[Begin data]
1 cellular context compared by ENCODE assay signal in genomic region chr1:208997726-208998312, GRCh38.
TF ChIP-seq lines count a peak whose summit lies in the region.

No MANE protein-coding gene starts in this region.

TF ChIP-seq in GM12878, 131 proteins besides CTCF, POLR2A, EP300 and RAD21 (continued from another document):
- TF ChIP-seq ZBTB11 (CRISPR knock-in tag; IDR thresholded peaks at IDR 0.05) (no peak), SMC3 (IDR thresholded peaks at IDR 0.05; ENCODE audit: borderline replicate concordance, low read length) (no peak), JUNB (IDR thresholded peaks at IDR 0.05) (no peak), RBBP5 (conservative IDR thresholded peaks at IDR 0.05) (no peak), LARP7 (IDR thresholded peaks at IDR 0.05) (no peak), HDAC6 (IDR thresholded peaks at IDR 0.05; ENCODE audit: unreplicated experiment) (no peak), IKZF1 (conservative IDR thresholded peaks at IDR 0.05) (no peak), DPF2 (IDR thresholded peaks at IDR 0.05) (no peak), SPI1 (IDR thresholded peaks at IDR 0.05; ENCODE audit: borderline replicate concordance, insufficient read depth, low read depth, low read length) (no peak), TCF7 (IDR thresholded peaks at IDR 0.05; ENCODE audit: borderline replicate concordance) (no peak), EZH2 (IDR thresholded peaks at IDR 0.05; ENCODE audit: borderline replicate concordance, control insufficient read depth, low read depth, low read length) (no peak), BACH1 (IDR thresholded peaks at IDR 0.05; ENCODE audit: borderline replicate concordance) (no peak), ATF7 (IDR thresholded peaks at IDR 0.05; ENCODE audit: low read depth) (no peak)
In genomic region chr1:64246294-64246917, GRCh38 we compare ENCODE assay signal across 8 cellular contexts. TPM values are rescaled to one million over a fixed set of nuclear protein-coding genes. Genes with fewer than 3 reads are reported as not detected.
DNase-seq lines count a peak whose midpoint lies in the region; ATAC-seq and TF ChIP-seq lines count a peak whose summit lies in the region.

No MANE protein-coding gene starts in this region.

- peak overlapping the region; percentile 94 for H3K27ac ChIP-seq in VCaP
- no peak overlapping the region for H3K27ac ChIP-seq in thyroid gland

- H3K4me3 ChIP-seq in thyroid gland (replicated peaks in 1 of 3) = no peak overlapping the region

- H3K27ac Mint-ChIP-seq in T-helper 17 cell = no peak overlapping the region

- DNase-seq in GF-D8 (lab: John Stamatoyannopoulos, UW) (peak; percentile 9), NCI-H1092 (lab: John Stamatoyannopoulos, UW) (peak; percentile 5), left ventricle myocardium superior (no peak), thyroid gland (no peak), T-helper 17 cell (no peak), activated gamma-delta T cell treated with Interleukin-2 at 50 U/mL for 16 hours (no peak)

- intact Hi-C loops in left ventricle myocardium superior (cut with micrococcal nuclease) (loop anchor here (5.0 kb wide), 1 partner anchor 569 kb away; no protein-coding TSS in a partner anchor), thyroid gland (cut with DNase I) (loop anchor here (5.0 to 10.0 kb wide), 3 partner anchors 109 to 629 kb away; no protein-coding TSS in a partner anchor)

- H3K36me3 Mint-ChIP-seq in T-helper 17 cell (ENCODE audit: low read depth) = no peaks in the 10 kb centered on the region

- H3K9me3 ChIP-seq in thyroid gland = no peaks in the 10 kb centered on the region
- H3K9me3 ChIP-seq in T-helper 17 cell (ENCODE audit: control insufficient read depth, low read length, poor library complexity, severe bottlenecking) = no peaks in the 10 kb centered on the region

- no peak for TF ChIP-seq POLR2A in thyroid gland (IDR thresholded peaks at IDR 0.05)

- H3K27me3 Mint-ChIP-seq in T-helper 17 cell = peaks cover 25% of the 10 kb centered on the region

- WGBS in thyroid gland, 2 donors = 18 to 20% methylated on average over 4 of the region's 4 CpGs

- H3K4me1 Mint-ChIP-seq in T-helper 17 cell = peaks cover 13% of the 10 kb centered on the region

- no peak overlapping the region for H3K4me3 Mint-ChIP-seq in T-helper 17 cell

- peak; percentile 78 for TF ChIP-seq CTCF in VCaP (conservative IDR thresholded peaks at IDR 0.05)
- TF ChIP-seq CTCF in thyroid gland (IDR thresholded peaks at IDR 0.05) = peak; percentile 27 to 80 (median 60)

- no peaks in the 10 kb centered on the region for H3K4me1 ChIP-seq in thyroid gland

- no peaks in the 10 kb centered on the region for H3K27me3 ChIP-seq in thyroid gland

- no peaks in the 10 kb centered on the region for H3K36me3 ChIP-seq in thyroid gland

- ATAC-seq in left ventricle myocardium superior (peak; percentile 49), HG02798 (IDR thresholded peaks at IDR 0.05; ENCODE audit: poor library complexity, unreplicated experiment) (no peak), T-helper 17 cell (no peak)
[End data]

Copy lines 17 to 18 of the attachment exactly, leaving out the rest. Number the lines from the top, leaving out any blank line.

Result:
- H3K9me3 ChIP-seq in T-helper 17 cell (ENCODE audit: control insufficient read depth, low read length, poor library complexity, severe bottlenecking) = no peaks in the 10 kb centered on the region

- no peak for TF ChIP-seq POLR2A in thyroid gland (IDR thresholded peaks at IDR 0.05)